And all she got was a forest. Just. Her. Luck.
After maneuvering around a fallen tree, she did come across something prominent: a crystal lake that sparkled with the bright blue sky. It perfectly reflected the white clouds and the treetops around them. Bugs danced across the water and frogs leapt atop their lilypads. And curled within the lake’s natural perimeter lived a cabin that honestly looked like it’d seen better days. It was modern, giving Aida context as to how far she’d jumped back, but some of the windows had cracks in it, and a natural ecosystem grew where its cut lawn should’ve been. It looked cozy, if not a little worn.
The sound of hammering skipped across the lake. Without her glasses, Aida guessed that there were two people sitting on the roof, patching up a hole.
She circled the lake. She heard them speaking, but she couldn’t make out their words or accents, leaving her lost as to who they were and where she was. She almost called out to them before remembering neither of them would hear, see, or acknowledge her.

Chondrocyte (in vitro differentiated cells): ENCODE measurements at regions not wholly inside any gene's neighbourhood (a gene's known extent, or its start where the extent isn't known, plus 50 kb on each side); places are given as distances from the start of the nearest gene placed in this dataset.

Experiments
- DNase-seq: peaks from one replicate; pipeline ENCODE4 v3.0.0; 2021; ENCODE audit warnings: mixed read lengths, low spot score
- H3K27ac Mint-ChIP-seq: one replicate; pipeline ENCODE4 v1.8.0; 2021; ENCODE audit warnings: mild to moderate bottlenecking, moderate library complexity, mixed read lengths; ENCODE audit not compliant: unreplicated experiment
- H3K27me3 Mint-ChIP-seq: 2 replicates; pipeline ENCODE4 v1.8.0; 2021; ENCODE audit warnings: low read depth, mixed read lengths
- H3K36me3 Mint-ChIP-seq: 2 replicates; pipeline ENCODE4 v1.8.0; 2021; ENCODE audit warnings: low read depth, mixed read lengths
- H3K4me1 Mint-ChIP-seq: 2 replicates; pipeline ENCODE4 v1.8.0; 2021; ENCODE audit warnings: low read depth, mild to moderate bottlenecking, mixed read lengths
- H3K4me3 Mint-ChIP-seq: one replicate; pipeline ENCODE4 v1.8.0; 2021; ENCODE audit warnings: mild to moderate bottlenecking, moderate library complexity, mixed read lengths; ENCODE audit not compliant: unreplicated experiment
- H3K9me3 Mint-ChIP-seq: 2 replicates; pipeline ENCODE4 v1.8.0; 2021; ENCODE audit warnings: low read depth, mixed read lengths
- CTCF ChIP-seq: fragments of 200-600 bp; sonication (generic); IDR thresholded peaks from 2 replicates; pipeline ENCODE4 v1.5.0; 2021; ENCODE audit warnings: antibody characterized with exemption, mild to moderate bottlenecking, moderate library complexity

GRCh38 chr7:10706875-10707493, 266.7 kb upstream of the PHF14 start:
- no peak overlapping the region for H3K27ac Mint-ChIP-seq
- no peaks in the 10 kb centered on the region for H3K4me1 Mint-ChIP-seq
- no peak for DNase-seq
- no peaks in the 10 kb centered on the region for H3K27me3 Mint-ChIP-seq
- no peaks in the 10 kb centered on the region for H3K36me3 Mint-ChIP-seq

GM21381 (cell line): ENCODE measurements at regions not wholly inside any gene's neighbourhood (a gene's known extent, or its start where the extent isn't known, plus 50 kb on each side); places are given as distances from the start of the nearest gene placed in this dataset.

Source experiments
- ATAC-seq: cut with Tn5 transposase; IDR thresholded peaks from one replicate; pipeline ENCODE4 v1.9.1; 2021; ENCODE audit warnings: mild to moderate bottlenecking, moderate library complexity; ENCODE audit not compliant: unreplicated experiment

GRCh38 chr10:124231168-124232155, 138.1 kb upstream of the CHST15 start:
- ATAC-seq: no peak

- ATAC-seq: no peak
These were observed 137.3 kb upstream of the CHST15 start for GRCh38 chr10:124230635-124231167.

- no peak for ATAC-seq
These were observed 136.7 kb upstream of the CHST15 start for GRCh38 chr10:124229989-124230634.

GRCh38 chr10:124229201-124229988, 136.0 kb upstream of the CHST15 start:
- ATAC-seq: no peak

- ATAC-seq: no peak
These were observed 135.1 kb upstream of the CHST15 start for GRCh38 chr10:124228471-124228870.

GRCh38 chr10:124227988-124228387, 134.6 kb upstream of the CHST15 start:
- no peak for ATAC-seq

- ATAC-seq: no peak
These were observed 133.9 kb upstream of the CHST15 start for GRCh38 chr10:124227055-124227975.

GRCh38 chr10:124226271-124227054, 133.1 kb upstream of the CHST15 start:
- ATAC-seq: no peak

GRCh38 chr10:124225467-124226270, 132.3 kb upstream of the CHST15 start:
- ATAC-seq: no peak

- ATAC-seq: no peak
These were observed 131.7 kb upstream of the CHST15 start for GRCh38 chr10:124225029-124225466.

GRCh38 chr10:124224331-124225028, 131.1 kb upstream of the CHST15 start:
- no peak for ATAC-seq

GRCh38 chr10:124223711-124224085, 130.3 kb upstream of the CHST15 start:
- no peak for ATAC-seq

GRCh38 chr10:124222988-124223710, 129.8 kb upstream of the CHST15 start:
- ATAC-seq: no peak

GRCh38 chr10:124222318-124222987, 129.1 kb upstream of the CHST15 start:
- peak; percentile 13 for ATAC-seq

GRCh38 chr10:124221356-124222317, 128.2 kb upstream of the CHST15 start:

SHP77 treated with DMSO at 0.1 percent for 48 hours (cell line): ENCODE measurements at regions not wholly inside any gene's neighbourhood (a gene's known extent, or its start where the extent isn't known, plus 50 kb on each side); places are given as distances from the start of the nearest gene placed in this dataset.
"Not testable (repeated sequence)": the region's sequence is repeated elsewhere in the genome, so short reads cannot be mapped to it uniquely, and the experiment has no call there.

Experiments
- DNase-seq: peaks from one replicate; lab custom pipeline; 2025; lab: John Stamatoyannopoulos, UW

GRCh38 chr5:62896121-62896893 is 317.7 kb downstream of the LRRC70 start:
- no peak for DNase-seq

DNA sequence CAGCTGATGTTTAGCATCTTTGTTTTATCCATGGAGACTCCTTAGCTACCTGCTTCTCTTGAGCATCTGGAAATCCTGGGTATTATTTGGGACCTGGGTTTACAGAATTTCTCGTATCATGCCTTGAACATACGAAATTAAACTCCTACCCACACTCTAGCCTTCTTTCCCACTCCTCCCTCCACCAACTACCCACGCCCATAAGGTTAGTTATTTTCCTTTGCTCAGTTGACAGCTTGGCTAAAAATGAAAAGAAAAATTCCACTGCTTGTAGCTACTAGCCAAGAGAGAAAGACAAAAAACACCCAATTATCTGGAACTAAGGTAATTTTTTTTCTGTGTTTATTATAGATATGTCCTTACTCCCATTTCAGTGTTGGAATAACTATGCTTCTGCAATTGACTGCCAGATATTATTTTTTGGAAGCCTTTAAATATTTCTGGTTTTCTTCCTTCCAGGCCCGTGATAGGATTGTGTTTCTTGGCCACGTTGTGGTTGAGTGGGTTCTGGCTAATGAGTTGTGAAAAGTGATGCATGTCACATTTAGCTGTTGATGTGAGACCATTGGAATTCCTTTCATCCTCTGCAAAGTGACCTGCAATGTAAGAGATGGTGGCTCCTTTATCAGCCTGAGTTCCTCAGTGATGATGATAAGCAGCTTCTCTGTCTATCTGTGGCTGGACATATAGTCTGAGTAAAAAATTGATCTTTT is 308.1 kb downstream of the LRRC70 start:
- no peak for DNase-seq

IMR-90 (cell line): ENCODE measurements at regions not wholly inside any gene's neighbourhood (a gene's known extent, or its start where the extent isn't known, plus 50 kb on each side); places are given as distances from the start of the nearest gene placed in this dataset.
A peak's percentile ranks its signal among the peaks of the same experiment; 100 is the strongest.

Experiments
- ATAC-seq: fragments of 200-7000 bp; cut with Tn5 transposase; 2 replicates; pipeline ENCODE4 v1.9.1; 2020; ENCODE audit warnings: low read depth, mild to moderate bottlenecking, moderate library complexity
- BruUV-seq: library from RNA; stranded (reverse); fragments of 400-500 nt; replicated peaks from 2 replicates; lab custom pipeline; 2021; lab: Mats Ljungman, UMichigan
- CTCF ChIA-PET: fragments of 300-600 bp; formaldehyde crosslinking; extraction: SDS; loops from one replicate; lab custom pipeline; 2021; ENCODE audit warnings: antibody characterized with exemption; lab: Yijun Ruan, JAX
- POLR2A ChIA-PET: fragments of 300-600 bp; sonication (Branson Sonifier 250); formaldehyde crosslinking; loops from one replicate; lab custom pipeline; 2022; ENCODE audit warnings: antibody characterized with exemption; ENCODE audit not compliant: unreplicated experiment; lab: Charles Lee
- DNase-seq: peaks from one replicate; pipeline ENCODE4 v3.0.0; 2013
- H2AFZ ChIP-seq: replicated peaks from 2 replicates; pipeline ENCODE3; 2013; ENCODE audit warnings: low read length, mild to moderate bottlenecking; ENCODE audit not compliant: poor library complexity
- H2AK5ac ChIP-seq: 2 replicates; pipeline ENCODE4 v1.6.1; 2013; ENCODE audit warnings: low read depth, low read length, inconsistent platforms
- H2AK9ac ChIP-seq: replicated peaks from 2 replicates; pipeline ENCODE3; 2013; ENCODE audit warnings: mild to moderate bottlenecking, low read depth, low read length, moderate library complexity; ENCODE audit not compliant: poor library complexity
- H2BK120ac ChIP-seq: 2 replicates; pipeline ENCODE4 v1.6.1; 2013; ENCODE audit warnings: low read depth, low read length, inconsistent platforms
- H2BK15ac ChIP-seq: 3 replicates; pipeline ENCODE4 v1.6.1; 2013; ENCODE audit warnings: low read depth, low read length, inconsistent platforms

She tried anyway. “Hey,” she called out. “Where are you in the world?”
Just when she was able to make out their faces, she felt her body being pulled back into the present. She tried to step out of the pull, to find out more about this abandoned cabin, but no Visatorre could do that. They could only go where Circa desired them to go and left when Circa wanted them gone.
When she fell back to the present, reality slammed down with her. Her aches, her bodily pain, the weight of being alive. She was a mass that affected the world, and it sucked and hurt. She was dizzy and it was hard to keep her eyes from spinning, but all in all, she was fine, meaning that she’d only travelled a short way for an even shorter time.
Then she tried to sit up and immediately crashed back down, her legs too tired to hold herself up. Yeah, she wasn’t dead, but check back in two hours when she had a bag of ice on her lower back and a migraine beginning to form.
The Sun had long since set. Night bugs chirped from the bushes around her and most of the lanterns were out. With the Moon’s help, she patted the ground for her glasses, and found them and her bags, shoes. They were all still there, but she’d have to double-check just to make sure. She’d needed to know her books were still with her, otherwise, what was the point of all of this? If she lost her journals…